Mozart may have died of strep throat complications
Theories abound. It's known that his entire body was so swollen he couldn't turn over in bed; some say jealous rivals poisoned him, while others suggest scarlet fever, tuberculosis, or lethal trichinosis from undercooked pork.
Now, new evidence points to an altogether different conclusion: Mozart may have died from kidney damage caused by a strep infection, possibly strep throat.
Dr. Richard H.C. Zegers and his colleagues at the University of Amsterdam analyzed data from Vienna's death registry. Researchers had not previously analyzed the daily death registry -- begun in handwritten script in 1607 and maintained until 1920 -- for clues to Mozart's death.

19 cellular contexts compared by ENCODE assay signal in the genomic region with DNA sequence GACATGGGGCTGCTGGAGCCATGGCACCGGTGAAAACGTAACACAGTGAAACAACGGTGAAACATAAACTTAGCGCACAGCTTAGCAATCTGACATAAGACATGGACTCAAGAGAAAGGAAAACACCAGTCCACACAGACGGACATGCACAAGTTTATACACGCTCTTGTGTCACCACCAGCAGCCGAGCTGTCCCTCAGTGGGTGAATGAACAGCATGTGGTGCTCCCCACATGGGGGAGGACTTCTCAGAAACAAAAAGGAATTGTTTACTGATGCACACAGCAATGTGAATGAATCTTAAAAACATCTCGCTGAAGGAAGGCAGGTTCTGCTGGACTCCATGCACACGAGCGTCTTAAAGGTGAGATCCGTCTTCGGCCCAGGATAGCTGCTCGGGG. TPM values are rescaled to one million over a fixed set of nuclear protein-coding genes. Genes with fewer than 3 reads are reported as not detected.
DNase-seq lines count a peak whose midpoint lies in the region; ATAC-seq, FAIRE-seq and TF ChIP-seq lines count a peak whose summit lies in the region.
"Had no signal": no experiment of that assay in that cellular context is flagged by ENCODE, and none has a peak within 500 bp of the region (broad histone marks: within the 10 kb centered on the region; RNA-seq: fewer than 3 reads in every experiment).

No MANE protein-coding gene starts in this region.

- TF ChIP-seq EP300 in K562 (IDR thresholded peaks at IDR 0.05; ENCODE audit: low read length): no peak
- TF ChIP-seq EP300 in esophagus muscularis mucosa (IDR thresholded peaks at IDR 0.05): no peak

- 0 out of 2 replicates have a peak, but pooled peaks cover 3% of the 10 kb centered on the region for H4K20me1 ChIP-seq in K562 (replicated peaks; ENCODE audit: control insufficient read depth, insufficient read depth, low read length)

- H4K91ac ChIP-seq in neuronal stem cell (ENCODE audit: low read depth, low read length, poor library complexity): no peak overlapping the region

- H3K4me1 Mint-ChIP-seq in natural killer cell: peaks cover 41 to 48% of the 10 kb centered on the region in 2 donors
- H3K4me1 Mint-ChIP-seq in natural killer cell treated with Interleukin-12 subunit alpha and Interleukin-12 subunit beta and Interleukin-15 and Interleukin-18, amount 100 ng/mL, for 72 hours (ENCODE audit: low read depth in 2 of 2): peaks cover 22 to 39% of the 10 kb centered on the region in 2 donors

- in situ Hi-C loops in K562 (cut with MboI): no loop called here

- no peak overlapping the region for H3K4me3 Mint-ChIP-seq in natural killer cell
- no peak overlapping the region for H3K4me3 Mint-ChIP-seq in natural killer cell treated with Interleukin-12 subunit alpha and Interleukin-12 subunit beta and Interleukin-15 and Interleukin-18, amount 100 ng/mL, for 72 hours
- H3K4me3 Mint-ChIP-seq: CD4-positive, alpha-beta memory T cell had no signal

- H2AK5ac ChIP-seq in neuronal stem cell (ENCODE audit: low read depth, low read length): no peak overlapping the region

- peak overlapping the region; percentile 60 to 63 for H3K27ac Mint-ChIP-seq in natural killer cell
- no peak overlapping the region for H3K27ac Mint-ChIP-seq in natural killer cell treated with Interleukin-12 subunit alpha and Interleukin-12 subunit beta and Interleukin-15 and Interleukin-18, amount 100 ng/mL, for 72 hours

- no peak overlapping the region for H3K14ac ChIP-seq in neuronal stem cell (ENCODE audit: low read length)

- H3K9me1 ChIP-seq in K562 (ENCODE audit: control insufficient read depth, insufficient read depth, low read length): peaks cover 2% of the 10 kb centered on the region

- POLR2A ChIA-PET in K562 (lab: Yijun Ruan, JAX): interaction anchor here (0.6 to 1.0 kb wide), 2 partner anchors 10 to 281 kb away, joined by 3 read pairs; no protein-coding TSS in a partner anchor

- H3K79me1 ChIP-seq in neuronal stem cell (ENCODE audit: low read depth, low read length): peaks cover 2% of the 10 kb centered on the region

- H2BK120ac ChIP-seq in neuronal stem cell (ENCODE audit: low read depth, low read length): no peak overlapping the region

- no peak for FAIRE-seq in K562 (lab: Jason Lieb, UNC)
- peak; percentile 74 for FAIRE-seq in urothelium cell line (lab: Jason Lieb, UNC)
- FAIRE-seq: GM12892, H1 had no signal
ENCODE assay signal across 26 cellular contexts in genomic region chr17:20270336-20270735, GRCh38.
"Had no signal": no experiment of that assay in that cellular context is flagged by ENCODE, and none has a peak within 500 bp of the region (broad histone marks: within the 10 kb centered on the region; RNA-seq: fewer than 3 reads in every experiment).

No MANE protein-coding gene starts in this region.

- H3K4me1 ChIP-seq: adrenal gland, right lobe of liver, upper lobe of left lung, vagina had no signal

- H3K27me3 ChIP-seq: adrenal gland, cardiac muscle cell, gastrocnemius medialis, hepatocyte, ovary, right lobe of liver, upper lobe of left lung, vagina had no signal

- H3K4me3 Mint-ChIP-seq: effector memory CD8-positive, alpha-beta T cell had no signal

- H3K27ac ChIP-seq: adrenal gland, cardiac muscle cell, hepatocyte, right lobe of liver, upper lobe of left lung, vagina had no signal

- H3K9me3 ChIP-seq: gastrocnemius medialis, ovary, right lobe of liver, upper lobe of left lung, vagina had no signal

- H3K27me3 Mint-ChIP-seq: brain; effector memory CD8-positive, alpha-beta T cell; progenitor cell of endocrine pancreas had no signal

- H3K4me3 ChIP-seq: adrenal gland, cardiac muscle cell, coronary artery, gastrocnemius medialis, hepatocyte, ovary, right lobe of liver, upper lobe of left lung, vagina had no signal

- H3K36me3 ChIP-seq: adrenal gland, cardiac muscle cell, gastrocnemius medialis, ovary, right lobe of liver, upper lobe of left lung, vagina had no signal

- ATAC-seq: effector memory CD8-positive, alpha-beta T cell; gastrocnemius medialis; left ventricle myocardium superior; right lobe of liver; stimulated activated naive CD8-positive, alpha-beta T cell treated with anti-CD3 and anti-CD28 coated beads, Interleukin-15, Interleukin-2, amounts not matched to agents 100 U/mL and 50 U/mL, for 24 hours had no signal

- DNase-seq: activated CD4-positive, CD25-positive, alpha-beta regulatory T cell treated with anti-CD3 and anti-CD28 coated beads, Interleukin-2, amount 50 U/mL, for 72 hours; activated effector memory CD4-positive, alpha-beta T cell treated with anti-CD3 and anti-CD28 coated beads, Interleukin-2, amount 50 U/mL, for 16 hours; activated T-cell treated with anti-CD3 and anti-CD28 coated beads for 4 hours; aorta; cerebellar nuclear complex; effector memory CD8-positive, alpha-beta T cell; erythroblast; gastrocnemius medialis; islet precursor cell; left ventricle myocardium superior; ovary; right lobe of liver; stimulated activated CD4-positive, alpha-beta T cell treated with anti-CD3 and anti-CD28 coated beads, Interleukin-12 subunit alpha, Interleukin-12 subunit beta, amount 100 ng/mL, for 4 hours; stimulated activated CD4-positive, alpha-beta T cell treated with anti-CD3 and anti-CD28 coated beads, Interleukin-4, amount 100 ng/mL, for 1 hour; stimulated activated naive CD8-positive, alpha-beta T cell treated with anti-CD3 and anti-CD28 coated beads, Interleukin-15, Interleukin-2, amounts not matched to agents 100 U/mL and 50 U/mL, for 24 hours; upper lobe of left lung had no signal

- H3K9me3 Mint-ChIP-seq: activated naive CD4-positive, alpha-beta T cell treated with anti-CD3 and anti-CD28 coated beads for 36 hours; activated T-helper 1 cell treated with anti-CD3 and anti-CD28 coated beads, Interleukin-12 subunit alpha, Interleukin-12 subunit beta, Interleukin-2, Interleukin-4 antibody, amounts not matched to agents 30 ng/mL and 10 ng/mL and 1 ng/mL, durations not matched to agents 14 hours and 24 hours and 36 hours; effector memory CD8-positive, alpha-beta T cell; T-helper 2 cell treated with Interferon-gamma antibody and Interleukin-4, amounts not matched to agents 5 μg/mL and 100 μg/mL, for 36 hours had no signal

comments powered by Disqus
- Round 2: It's Benny Morris vs. Martin Kramer ... Was there a massacre in 1948 in Lydda?
- World War I Anniversary: Five Historians, Two Questions
- While French historians take a common view of WW I, British and German don't
- Historian: Proclamation Naming Pa. State Gun Gets Facts Wrong
- Irish slave owners were compensated historian reveals